North Koreans doing forced labour in Malaysia, UN investigator says

Source: The Malay Mail Online

United Nations (UN) investigator says more than 50,000 North Korean workers were currently employed overseas in primarily the mining, construction, textile and logging industries. ― File pic

KUALA LUMPUR, Oct 29 ― North Koreans are being sent to Malaysia and other countries to work in forced labour conditions to earn money for the purportedly financially strapped nation, a United Nations (UN) investigator said.

International news wire AP reported yesterday Marzuki Darusman, special rapporteur on human rights in North Korea, as saying in a report to the UN general assembly and at a press conference that the companies hiring North Korean workers were “complicit in an unacceptable system of forced labour”.

Darusman reportedly said more than 50,000 North Korean workers were currently employed overseas in primarily the mining, construction, textile and logging industries, mostly in China and Russia, but also in Malaysia, Algeria, Angola, Cambodia, Equatorial Guinea, Ethiopia, Kuwait, Libya, Mongolia, Myanmar, Nigeria, Oman, Poland, Qatar and the United Arab Emirates. Read more

Court allows activist Khalid interim bail but with conditions

Source: The Malaysian Insider

Activist Khalid Mohd Ismath must post RM5,000 bail for each of the 14 charges he faces. – Facebook pic, October 29, 2015.

Activist Khalid Mohd Ismath, who is charged with making inflammatory postings against he Johor royalty, has been given an interim bail by the High Court.

Lawyer Roger Chan Weng Keng said the bail, however, came with several conditions.

He said Khalid has to post RM5,000 for each of the 14 charges he faced, surrender his travel documents and report to the police as instructed by the court.

“The court will convene again on November 11 whether to revoke or vary the bail,” he said. Read more

Non-Muslims must register marriages to avert misery for spouse, kids, say lawyers

Source: The Malaysian Insider

It is important for non-Muslim couples to register their marriage since the Law Reform Act (Marriage and Divorce) 1976 no longer recognises customary rites. – The Malaysian Insider file pic, October 29, 2015.

Registering a marriage is of paramount importance to protect the legal interest of non-Muslim couple and their children in cases of death or separation, family lawyers said, following a Court of Appeal ruling that prevented a woman from dependency claims after the death of her partner.

Without marriage registration, the woman’s status was equivalent to a “keep” as she would have no rights over the wealth of the man or estate, while their children would be classified as illegitimate as most of existing law gave no protection.

Lawyers said the Court of Appeal ruling on Monday was right in declaring that customary marriage after July 1, 1982 afforded no legal protection since registration was compulsory.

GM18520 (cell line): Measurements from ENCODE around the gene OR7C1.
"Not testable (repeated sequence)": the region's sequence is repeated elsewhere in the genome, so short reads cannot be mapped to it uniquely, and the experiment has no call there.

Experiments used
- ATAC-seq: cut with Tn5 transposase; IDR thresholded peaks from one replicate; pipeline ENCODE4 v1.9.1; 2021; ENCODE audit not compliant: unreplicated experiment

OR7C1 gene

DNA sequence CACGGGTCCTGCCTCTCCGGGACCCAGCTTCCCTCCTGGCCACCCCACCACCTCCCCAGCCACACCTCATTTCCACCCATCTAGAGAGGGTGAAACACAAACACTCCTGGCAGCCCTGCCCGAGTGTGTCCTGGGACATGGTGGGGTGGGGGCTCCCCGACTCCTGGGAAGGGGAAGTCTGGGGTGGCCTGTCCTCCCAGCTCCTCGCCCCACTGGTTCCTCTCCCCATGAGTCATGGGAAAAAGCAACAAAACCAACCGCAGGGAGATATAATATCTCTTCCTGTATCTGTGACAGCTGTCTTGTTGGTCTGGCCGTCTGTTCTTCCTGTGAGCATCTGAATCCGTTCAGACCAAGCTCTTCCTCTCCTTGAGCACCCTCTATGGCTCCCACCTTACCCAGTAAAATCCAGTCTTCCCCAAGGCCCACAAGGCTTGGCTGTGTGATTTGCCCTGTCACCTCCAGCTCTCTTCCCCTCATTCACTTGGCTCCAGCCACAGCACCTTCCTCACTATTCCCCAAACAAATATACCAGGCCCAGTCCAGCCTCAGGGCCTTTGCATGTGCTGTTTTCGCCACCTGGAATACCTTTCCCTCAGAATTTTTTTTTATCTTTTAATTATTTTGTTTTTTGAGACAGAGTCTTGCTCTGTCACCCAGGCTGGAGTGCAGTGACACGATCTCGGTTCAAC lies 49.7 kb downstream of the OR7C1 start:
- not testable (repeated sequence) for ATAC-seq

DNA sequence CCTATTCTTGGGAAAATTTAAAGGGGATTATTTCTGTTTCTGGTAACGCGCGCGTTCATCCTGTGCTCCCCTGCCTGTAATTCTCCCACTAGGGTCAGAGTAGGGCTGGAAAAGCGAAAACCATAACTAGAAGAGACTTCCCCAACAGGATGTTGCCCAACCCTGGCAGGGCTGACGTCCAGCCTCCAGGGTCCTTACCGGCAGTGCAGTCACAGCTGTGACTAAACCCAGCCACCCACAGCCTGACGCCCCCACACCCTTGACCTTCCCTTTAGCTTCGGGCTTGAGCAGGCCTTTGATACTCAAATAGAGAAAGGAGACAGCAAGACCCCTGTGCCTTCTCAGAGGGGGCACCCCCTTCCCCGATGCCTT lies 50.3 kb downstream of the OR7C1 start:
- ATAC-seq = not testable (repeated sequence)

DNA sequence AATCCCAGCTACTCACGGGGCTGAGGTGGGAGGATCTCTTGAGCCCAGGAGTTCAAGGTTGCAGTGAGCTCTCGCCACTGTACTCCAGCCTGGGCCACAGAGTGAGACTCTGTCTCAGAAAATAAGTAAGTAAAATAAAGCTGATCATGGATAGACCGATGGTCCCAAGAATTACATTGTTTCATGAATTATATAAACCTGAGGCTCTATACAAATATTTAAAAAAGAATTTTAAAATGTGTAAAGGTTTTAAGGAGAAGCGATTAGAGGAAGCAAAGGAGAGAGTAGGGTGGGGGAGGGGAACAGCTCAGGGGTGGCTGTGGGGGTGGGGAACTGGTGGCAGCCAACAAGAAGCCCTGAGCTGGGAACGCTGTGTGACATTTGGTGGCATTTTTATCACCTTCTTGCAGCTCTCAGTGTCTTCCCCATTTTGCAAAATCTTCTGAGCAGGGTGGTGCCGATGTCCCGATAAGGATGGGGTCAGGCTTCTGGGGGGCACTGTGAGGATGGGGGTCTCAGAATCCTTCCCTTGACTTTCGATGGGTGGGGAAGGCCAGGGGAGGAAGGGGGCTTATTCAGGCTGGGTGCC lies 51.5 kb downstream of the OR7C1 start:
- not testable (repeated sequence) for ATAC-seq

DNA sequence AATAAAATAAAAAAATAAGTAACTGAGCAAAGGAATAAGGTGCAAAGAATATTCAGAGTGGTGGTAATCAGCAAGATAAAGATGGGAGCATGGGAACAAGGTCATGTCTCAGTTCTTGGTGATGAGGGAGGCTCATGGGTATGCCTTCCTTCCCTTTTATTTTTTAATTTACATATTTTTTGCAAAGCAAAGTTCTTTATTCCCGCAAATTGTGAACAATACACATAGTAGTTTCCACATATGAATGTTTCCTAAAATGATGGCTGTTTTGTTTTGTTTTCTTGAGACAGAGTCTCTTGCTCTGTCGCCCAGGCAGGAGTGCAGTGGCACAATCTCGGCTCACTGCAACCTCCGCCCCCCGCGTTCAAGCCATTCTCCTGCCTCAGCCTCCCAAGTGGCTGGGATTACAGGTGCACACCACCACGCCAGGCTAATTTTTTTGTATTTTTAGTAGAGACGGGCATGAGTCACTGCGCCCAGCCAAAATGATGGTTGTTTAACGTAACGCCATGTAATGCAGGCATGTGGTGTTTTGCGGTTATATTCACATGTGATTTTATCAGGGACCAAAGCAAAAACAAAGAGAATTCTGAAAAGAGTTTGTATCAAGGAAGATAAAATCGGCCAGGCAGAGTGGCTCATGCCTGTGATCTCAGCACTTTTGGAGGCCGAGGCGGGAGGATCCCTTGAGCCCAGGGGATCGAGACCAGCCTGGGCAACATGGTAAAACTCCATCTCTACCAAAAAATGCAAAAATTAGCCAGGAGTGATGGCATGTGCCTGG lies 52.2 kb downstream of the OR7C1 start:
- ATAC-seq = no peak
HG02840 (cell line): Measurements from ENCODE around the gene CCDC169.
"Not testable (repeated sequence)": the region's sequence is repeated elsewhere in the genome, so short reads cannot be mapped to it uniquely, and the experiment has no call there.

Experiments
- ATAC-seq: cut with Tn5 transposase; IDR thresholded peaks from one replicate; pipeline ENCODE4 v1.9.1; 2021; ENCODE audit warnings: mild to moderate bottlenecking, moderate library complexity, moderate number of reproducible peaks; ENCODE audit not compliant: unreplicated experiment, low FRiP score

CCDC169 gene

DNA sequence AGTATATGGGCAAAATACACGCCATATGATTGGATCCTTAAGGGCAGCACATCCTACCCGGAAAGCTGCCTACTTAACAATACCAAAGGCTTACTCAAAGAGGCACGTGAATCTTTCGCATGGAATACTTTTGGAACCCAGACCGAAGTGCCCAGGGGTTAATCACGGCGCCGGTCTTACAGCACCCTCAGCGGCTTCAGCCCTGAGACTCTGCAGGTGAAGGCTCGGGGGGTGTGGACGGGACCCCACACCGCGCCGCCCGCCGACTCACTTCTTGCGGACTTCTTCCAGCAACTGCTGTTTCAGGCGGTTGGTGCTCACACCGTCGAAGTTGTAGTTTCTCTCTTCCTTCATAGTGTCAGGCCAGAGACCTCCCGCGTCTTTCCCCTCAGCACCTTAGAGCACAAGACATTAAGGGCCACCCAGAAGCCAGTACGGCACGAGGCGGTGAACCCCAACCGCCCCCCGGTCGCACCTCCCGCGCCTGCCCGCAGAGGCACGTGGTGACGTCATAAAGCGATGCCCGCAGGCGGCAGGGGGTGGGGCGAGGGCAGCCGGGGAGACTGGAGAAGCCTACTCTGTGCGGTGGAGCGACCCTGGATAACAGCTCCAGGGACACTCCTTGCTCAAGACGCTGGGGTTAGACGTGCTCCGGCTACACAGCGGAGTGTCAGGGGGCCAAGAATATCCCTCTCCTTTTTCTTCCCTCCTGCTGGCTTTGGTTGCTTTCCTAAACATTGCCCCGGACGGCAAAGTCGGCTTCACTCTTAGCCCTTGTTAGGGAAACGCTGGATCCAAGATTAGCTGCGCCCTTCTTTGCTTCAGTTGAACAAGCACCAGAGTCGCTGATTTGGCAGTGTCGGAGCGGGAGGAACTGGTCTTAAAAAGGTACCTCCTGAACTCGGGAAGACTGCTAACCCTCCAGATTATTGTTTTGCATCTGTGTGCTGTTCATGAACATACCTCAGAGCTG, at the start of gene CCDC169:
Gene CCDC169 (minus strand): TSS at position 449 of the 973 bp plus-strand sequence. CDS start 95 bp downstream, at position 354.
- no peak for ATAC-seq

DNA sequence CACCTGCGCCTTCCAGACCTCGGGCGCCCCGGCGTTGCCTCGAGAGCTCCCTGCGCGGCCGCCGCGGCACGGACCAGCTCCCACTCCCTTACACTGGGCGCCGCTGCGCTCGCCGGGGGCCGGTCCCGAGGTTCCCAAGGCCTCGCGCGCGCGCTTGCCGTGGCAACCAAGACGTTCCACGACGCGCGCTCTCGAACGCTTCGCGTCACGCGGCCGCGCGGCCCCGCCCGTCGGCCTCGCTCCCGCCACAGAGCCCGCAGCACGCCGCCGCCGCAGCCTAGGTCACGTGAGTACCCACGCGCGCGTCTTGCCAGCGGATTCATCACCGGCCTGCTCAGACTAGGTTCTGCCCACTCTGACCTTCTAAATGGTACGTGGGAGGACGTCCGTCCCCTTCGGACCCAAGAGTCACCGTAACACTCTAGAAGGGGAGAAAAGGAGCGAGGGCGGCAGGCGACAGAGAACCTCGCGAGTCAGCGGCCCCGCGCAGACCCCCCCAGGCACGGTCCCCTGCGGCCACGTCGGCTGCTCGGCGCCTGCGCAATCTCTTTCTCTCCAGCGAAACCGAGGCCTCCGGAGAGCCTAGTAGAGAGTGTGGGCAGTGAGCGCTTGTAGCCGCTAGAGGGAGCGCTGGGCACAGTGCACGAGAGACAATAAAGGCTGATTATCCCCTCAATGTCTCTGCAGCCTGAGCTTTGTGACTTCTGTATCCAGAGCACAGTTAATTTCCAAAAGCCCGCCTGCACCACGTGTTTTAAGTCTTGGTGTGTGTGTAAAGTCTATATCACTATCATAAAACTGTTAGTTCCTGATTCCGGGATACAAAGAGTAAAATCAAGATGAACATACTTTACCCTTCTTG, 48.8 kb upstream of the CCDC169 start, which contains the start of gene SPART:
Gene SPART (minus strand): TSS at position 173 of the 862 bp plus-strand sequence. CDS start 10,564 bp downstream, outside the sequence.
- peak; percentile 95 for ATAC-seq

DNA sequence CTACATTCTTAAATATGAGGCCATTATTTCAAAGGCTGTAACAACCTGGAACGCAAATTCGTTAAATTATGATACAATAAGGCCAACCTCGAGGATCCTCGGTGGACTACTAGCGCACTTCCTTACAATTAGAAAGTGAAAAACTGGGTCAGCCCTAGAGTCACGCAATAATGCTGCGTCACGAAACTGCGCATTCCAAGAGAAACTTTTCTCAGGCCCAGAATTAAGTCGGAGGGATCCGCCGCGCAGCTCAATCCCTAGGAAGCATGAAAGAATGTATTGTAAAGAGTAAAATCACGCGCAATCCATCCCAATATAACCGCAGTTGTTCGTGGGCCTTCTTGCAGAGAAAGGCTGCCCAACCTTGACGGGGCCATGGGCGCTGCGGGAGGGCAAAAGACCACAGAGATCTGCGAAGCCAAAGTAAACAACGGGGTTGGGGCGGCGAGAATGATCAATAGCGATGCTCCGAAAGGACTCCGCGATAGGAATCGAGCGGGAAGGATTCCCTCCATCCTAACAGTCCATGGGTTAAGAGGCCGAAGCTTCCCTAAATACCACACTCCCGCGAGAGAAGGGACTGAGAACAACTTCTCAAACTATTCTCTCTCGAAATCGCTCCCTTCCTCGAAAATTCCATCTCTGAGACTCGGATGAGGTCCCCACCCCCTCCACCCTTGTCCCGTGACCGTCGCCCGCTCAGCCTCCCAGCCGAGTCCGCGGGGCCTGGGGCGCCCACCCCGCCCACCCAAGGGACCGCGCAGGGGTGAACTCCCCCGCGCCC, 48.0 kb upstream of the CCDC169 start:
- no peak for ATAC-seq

Customary marriage was, at one time, legal until the Law Reform Act (Marriage and Divorce) 1976 came into operation in 1982, lawyer Ravi Nekoo said.

“A lot of complications could arise if the couple live together and have children,” he said.

He said this in response to the court ruling that bank executive Dee Bee Yoke was not entitled to dependency claims following the death of her partner, businessman Low Chin Wee, in a road accident in December 2011. Read more

One-third of foreign workers in Klang Valley have no protection against typhoid

Source: The Star Online

TOO MANY foreign workers in the Klang Valley have not been vaccinated against typhoid, says Health Minister Datuk Seri Dr S. Subramaniam.

He blamed employers for the predicament, saying that they were “taking shortcuts” to save themselves money and were putting people at risk.

Checks jointly conducted by the ministry and Kuala Lumpur City Council (DBKL) showed that more than 30% of foreign workers were not vaccinated, he said.

He said that among Malaysian workers, only 3% were unvaccinated. Read more

Dept outlines criteria for 300 schools to conduct classes in English and Bahasa

Source: The Star Online

PETALING JAYA: The 300 schools involved in the Dual Language Programme (DLP) must meet three criteria – proper resources, teachers who can teach in English and Bahasa Malaysia and parents who are supportive.

Education director-general Datuk Seri Dr Khair Mohamad Yusof, who disclosed this, said the selected schools could offer the programme to Years One and Four pupils and Form One students next year.

He also said the schools would be chosen based on “demand” by parents and school heads, besides readiness to offer the programme.

For a start, Dr Khair said the programme will be carried out in national primary and secondary schools. Read more

Negotiating a vote of no confidence – Shad Saleem Faruqi

Source: The Star Online

BY SHAD SALEEM FARUQI

Shad Saleem Faruqi - file pic

Shad Saleem Faruqi – file pic

Despite the Westminster systems’ role in enforcing responsibility, there is also uncertainty surrounding it.

THE nation is abuzz with news that the Opposition in Parliament is readying itself to introduce a motion of no confidence against the Prime Minister.